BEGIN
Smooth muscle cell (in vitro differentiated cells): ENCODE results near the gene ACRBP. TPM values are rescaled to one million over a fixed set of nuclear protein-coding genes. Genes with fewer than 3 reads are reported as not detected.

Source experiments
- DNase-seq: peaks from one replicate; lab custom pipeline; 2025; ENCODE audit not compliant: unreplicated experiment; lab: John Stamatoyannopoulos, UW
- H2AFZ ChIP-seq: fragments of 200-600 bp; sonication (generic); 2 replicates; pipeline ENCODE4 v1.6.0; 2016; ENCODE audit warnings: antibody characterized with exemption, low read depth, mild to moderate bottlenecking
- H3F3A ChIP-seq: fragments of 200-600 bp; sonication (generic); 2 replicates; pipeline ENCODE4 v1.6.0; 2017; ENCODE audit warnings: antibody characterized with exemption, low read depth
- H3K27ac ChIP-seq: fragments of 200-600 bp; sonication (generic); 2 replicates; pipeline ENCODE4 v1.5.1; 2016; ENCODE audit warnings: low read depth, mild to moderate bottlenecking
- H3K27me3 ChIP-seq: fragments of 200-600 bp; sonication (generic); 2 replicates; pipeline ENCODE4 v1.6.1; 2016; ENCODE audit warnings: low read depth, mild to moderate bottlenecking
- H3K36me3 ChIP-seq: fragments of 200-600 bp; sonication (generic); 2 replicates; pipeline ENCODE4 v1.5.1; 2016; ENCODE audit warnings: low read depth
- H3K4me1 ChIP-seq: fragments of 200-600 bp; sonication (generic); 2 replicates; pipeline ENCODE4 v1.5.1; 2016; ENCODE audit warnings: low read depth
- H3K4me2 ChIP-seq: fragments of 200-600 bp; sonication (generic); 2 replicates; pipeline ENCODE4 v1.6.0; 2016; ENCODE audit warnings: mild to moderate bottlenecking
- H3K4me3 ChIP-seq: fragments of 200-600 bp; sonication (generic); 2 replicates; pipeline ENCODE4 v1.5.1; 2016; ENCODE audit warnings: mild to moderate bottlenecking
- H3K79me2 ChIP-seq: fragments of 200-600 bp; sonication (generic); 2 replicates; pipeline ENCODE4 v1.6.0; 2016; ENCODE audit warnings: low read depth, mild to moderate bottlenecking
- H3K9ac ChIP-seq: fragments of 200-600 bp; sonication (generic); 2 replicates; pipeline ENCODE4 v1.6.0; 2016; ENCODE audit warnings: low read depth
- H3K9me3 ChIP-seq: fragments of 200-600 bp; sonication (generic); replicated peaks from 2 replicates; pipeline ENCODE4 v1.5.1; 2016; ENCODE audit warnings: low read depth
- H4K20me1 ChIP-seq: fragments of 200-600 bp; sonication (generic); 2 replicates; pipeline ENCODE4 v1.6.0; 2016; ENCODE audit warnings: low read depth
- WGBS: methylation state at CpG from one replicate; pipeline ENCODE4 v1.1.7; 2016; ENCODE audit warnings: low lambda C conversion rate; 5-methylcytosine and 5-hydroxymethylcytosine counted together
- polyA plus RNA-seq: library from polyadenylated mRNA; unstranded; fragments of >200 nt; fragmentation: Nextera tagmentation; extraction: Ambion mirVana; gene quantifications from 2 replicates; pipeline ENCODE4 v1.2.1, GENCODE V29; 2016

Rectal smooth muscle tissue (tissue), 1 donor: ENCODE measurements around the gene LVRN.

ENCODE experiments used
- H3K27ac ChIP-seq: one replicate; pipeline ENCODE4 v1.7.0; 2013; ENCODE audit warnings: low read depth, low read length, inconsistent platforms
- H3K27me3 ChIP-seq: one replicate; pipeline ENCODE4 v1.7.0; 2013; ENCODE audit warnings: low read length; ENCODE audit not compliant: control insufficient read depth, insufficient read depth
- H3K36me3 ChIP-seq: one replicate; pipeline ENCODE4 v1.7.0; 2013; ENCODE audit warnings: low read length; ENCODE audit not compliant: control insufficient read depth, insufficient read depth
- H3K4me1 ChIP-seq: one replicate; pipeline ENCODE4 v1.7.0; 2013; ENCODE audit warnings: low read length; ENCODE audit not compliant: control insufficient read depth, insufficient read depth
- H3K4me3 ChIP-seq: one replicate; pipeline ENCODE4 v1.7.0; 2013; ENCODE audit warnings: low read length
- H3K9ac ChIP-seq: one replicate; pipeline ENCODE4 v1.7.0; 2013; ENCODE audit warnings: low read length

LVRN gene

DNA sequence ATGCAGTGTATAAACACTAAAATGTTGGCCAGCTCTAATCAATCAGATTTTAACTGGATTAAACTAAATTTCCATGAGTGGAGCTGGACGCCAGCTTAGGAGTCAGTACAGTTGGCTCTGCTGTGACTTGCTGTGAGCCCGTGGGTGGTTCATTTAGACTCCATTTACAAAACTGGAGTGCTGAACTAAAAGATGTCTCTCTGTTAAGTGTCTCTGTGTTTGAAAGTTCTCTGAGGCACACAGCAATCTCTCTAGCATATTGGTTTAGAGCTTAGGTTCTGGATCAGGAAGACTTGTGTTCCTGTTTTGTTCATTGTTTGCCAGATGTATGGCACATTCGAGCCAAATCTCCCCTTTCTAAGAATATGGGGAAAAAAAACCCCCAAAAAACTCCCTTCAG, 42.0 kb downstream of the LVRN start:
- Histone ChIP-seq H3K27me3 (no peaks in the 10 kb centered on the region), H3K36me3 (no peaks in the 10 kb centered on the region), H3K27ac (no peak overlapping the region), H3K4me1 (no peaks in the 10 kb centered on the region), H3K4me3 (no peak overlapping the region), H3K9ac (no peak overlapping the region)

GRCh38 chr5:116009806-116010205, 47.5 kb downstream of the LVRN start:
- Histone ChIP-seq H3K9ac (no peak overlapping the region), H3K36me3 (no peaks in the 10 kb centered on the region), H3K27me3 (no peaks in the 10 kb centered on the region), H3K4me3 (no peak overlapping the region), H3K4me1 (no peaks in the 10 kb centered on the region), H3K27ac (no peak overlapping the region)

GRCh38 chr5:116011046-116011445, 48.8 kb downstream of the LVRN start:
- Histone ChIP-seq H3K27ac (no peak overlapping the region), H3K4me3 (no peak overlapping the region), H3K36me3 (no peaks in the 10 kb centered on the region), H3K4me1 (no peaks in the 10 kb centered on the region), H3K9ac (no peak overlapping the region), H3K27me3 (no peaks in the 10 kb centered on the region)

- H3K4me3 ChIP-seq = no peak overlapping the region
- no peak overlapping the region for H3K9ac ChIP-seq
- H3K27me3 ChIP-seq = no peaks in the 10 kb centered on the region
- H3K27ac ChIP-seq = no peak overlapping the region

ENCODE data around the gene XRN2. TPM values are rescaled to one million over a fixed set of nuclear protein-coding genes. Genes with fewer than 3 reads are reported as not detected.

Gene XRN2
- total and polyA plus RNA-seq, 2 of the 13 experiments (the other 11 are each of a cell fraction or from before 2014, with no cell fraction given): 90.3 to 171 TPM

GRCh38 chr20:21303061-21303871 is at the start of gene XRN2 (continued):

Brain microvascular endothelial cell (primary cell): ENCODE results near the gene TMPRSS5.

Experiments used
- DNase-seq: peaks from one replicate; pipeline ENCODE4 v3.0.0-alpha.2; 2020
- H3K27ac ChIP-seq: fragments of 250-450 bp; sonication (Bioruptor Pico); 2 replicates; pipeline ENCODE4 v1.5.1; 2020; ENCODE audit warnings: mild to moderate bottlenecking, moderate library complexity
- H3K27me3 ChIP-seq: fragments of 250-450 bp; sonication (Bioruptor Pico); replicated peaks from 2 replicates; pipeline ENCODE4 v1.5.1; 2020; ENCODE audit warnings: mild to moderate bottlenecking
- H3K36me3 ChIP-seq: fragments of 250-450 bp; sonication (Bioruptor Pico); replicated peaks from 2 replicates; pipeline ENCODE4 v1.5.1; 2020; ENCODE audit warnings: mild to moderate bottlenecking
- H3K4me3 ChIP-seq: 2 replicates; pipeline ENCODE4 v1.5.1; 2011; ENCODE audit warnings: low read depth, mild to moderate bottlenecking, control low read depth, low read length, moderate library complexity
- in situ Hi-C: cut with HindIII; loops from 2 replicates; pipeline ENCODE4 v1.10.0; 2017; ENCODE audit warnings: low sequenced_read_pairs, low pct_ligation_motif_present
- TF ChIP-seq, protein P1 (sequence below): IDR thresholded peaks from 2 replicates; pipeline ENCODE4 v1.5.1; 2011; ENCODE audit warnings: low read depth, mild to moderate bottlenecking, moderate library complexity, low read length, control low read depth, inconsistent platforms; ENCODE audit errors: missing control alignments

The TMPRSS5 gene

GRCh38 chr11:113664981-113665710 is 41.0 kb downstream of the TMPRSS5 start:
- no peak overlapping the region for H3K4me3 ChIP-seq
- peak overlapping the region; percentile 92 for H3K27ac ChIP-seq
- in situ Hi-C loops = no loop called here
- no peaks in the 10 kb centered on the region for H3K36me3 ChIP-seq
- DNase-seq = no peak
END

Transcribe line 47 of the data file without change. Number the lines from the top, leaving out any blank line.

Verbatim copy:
- H3K4me3 ChIP-seq: 2 replicates; pipeline ENCODE4 v1.5.1; 2011; ENCODE audit warnings: low read depth, mild to moderate bottlenecking, control low read depth, low read length, moderate library complexity